2017 Castori et al. defined hypermobility as a spectrum (see below). It ranges from being asymptomatic to having Ehlers-Danlos Syndrome (EDS).

Ehlers-Danlos Syndrome (EDS) is a heritable connective tissue disorder. Depending on the type of EDS, symptoms include joint laxity, hernias, fatigue, anxiety, bladder prolapse, gastrointestinal dysmotility, abnormal skin scarring, and more. These symptoms can be very debilitating and greatly impact a person's quality of life and psychological health.


However, being asymptomatic doesn't mean problem-free. Hypermobility increases the likelihood of sustaining an injury in sports due to reduced stability and proprioception. Common injuries include sprains, subluxations, dislocations, and chronic joint pain. Liaghat et al., in 2021, suggested that the hypermobile population is three times more likely to sustain a shoulder injury compared to those without.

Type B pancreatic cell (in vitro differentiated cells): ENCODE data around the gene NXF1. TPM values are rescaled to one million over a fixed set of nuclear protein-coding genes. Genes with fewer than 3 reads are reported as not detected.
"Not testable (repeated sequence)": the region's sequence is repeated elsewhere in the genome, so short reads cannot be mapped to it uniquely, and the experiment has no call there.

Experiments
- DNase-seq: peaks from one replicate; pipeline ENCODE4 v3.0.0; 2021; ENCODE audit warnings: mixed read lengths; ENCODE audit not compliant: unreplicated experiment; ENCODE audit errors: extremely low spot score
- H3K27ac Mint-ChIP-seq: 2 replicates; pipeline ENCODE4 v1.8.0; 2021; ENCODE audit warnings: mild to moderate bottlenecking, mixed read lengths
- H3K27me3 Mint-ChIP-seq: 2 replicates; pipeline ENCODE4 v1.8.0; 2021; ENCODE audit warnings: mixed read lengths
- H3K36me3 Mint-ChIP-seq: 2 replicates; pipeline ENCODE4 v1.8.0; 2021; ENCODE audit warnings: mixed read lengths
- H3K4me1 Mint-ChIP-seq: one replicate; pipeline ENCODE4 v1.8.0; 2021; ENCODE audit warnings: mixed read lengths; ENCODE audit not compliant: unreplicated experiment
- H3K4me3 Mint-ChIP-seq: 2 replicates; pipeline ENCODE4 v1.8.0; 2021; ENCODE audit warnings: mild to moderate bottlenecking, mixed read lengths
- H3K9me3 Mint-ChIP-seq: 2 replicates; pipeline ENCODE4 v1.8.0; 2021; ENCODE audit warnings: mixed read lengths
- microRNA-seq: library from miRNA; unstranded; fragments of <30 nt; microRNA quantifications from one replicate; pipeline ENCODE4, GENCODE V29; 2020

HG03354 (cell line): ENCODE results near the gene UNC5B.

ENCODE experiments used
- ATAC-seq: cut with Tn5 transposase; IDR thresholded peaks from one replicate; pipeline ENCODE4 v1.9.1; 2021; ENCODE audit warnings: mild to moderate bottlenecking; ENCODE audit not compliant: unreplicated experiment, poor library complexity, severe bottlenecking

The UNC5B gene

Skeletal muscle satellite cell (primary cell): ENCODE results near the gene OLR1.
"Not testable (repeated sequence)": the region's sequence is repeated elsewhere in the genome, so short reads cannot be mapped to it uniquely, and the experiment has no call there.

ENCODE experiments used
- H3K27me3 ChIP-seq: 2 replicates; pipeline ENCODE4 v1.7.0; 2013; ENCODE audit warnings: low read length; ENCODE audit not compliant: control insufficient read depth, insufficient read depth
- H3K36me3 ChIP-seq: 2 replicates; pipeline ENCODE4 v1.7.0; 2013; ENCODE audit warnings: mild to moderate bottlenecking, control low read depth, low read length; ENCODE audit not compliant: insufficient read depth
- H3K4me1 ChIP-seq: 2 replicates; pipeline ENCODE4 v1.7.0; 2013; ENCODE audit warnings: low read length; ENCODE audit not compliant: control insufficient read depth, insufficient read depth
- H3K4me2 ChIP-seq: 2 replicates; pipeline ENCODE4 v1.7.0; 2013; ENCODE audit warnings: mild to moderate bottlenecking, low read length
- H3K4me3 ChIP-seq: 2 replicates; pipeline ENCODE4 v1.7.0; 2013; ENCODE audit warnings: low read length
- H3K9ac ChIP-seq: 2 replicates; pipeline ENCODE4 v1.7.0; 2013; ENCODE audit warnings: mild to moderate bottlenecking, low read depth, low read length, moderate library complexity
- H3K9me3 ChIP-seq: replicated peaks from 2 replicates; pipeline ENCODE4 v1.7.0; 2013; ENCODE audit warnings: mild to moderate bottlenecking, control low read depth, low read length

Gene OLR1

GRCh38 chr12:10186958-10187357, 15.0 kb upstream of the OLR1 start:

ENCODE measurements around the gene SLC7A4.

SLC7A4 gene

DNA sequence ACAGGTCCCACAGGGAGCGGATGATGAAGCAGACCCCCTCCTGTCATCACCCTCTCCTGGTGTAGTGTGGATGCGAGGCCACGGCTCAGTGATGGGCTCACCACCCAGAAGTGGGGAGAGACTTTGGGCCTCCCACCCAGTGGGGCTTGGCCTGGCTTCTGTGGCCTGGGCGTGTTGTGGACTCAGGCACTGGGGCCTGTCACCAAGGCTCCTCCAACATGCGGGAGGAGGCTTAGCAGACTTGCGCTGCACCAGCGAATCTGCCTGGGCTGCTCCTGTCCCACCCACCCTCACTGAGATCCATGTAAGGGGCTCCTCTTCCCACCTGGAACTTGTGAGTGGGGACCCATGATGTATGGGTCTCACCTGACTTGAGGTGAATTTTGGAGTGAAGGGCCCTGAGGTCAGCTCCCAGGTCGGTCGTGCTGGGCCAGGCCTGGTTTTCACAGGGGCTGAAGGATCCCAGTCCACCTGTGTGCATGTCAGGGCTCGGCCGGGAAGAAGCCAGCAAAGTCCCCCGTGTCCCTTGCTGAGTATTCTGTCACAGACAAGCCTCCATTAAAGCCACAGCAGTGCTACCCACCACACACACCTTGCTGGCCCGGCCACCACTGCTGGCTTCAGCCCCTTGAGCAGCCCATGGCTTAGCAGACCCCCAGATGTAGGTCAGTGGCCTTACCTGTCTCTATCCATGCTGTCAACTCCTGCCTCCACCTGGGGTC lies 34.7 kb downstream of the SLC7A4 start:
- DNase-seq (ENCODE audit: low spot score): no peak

Conservative Management


  • Exercises to improve strength, stability, and proprioception.

    • Start with mid-range to avoid pain in extreme ranges and progress through the range (yes! Into hyperextension!). Pacey et al. (2013) suggested that strengthening exercises at the end range can improve psychosocial health in the hypermobility population.

    • Use of mirrors and resistance bands to increase proprioceptive feedback.

    • Exercises that strengthen the whole kinetic chain to improve motor control.

    • Here are some examples:

Early stage rehab:


  1. Holding a plank



2. Wall sits



Later stage rehab:


  1. Resisted Bird Dog


2. Step Ups with Banded Arm Elevation




  • Pacing means breaking down activities into smaller and more manageable tasks and adding rest time between tasks. This can help manage fatigue and flare-ups.


Other management includes braces, NSAIDs for pain, and supplements like vitamin D and iron tablets. Please consult your GP for more information. For EDS patients, you should consult a rheumatologist for appropriate medical management.


Take Home Messages:


  1. Flexibility is not hypermobility. You can be very flexible and move within a 'normal' joint range of movement but not hypermobile.

  2. Growth spurt and hormonal changes in adolescence can impact the mobility and stability of joints.